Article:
Certain things in life are bound to make you wonder how much of your destiny is due to fate and how much is the product of chance. For my family, the U.S. Army was a catalyst.

In 1943, the world was at war and my father, Walter Alden, was drafted into the army. My mother, Jo Spencer, enlisted in the Women’s Army Corps and they were both posted at Fort Stewart, Georgia. Two years after meeting at the base service station one fateful day, they married. Eleven months later, they had my brother, Mike, and five years later my sister Rosemary was born.

My dad decided on a career in the military, and in 1951 they settled in Memphis, Tennessee. Memphis was home to many great musical talents, but in the mid-1950s, Elvis Presley had begun to put our city on the map for millions around the world.

In 1955, the year my sister Terry was born, my family was living in an apartment building on Getwell Road. Unaware that Elvis lived about five blocks away, my brother was riding his bike on Stribling Street one day and recognized Elvis in a flatbed truck as he drove up beside him. Elvis smiled at Mike and slowly passed him. Mike followed him to Dunn Avenue until Elvis made a turn and he lost sight of him. My brother later told my parents, ?He probably smiled at me because I was staring at him.”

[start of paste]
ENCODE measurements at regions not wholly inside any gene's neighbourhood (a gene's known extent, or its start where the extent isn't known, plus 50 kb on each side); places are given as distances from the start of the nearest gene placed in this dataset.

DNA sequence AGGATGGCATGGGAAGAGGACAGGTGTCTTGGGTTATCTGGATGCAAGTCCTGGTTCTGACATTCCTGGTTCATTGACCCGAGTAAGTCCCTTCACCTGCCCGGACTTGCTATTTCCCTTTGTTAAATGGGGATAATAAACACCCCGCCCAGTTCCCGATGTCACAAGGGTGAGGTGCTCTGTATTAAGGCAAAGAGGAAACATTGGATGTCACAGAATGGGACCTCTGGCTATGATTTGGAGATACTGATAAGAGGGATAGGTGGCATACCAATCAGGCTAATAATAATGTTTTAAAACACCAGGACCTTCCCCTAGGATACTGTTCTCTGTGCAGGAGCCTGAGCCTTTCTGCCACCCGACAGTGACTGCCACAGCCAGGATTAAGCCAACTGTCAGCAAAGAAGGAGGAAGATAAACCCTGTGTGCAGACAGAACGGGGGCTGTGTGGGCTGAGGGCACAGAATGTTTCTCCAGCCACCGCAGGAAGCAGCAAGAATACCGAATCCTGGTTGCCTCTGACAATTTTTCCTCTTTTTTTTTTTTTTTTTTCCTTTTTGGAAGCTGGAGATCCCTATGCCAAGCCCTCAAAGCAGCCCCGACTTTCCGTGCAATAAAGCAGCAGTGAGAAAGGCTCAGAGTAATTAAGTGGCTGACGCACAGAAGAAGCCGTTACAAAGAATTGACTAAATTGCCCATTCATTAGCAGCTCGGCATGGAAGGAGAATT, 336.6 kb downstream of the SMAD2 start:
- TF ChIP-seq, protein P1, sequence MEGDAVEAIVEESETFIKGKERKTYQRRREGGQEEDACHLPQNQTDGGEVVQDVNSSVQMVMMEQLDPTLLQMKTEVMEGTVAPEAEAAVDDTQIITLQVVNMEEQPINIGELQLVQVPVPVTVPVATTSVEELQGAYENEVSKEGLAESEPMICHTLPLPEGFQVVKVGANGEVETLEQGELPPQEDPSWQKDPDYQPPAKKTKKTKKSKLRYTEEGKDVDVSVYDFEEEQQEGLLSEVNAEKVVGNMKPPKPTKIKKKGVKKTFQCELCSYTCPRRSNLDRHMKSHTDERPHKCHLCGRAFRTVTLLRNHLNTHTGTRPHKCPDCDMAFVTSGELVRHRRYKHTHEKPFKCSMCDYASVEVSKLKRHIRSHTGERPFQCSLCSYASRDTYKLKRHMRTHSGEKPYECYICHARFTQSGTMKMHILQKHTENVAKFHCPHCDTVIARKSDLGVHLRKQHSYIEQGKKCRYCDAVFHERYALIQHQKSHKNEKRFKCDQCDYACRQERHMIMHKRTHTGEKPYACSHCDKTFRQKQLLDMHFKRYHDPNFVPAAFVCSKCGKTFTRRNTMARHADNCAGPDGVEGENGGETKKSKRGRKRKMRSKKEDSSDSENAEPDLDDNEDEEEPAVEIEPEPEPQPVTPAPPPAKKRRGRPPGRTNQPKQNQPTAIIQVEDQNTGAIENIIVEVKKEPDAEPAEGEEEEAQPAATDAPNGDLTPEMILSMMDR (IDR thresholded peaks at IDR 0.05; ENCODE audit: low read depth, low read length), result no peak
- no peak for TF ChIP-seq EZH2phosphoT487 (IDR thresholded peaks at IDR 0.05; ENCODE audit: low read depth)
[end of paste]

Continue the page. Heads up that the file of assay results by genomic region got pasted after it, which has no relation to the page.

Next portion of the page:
Like my brother, most Memphians felt a sense of pride that Elvis shared their home. I was born on November 13, 1956, at the naval hospital in Millington, Tennessee, and I would grow up feeling that pride even as a small child.

In 1957, my father, now ranked sergeant first class, was in public relations and recruiting for the army. He worked closely with the Memphis draft board, notifying and advising individuals that if they enlisted, they would be able to receive special opportunities. Earlier that year, the board had announced that Elvis would probably be drafted. Every branch of the military began making offers, trying to get him to enlist.

Hoping to speak with Elvis on the army’s behalf, my dad made a trip to Graceland, Elvis’s recently purchased home, only to be told that Elvis was away. Before my father could return to Graceland, he was informed that Elvis had decided not to enlist and would take his chances with the draft. At the end of the year, Elvis received his notice for induction into the U.S. Army.

On the morning of March 24, 1958, Elvis arrived with his parents, Gladys and Vernon, at the draft board office located inside the M&M Building in downtown Memphis. Elvis and the other recruits being drafted then boarded a bus for physicals at the U.S. Army and Air Force recruiting main station at Kennedy Veterans Hospital. Shortly after arriving, they entered a reception room and sat on chairs lined up in rows behind long tables.

In that room, soon-to-be Private Elvis Presley laid eyes on my father for the first time as my dad walked in and said a few words, giving the new recruits some insight as to what lay ahead. My father had finished speaking and was gathering his things to leave when Elvis approached him.